What exactly does it mean if the FDA approves a diet pill? Does this mean it's safe?
This gets a bit confusing for me once I see prescription drug advertisements on tv with disclaimers and warnings of heart attack, stroke, and blood clots in the conclusion of all of the other advice given about their merchandise.
What is a tentative drug approval? A recommended medicine is a drug registered with the FDA and believed absolute but waiting for a cause for complete acceptance.
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The only difference to me between merchandise like state ephedra and an FDA-approved diet pill is the FDA personally warns you of the potential side effects. Nevertheless, the FDA-approved diet pill remains on the marketplace, and that the non-approved diet pill becomes banned.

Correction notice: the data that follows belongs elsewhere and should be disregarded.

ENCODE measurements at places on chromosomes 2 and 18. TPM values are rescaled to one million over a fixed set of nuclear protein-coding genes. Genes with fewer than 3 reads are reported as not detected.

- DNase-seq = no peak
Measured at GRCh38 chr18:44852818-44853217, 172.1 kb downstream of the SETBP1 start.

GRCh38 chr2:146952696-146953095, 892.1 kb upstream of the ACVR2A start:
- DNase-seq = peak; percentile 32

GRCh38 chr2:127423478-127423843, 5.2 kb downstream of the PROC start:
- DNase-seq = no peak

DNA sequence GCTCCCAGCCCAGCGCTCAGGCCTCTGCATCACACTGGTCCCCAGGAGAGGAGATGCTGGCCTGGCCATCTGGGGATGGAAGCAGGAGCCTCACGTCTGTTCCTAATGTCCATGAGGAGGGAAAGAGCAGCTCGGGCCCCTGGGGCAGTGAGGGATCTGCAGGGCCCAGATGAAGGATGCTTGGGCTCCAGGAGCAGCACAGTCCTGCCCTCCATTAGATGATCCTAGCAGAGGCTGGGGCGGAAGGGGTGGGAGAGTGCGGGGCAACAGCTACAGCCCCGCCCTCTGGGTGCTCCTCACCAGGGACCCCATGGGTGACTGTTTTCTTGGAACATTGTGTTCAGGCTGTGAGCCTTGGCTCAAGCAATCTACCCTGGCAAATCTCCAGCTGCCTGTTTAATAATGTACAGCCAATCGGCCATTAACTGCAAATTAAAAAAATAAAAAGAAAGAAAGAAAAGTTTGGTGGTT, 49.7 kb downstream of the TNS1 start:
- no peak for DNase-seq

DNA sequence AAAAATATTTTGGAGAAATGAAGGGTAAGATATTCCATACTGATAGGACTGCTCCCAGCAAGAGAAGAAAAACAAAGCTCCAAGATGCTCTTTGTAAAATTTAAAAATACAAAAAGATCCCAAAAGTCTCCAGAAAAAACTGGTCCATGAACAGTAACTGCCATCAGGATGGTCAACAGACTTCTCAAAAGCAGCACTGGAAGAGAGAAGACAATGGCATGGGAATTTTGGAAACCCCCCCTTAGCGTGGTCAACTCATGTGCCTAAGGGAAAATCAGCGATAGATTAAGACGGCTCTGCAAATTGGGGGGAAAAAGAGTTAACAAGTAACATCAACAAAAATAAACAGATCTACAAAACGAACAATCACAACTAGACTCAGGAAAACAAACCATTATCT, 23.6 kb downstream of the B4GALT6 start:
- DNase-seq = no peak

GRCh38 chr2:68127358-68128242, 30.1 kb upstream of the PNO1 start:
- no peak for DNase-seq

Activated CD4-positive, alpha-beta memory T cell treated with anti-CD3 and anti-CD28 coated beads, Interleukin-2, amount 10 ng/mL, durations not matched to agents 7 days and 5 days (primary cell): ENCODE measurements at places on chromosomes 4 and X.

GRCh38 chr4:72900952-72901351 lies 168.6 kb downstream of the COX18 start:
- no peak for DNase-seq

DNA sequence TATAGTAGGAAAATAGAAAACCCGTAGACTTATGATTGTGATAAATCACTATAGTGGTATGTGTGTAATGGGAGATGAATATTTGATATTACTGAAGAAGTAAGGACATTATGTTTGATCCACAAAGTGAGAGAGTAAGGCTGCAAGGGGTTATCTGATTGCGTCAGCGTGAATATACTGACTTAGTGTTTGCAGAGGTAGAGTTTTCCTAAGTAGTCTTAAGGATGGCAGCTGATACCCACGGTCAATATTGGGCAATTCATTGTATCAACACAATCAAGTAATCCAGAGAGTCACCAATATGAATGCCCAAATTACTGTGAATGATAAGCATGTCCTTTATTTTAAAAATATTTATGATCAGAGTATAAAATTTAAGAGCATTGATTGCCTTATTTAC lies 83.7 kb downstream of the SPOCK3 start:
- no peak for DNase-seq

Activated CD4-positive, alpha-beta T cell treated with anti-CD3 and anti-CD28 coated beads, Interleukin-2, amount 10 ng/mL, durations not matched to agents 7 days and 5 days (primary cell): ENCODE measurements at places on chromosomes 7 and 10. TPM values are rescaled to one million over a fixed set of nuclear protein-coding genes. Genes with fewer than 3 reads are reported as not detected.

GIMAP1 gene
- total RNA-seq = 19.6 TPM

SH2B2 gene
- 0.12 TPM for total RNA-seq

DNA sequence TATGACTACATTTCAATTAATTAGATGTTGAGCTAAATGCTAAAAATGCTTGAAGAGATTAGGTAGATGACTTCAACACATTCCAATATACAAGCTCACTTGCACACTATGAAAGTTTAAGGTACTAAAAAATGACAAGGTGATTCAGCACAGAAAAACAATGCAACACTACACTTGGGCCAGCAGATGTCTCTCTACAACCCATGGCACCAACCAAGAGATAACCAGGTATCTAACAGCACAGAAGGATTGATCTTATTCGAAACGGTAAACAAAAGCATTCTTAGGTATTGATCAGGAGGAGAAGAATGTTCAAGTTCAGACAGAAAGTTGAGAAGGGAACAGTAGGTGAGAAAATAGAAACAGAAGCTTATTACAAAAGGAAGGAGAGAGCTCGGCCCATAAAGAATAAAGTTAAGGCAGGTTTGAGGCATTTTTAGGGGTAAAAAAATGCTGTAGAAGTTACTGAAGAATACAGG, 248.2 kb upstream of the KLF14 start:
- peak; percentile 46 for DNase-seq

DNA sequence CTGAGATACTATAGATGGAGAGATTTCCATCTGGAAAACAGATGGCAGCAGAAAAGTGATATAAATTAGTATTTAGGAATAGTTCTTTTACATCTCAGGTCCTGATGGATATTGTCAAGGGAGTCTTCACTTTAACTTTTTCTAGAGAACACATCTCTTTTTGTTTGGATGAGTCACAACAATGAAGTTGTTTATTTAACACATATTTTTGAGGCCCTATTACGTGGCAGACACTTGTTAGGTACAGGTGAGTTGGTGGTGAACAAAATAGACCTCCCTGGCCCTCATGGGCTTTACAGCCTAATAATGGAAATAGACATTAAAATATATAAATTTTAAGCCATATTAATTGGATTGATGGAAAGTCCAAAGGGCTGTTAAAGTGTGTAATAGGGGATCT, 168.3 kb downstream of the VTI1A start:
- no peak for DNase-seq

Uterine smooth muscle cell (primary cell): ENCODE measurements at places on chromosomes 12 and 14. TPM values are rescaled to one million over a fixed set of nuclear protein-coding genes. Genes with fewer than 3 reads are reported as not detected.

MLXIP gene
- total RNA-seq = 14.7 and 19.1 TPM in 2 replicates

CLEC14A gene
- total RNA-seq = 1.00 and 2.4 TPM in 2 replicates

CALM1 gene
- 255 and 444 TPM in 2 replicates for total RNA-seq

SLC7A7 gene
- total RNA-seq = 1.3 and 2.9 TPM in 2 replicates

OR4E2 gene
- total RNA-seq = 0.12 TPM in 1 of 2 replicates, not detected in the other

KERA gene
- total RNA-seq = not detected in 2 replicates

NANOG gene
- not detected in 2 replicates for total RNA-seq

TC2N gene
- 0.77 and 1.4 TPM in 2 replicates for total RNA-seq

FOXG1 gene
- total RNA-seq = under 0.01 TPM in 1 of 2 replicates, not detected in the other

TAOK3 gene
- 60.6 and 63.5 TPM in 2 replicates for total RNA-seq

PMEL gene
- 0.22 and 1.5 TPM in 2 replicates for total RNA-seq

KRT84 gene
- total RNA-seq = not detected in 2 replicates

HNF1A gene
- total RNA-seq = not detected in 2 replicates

When the main reason for the non-approved diet pill was approved is that money was not spent on study. The main reason money was not spent on the study is since the profit potential for the drug firms simply was not there.
You'll never find an all-natural diet pill approved by the FDA as an all-natural compound can't be patented. Pharmaceutical companies will not invest the money in the study unless they could come off with a distinctive patent. Another corporation may come along and make a product with the same material inside and eventually become their competition.
A prime illustration of this is Hoodia. Hoodia will not be accepted by the FDA since it's going to never be explored to this extent. A plant cannot be patented, and the chief compound in hoodia can't be made or isolated cheaply. Therefore it won't be researched for acceptance.
Its safety is far better to work with compared to the usual diet pill that needs to prove its long-term safety.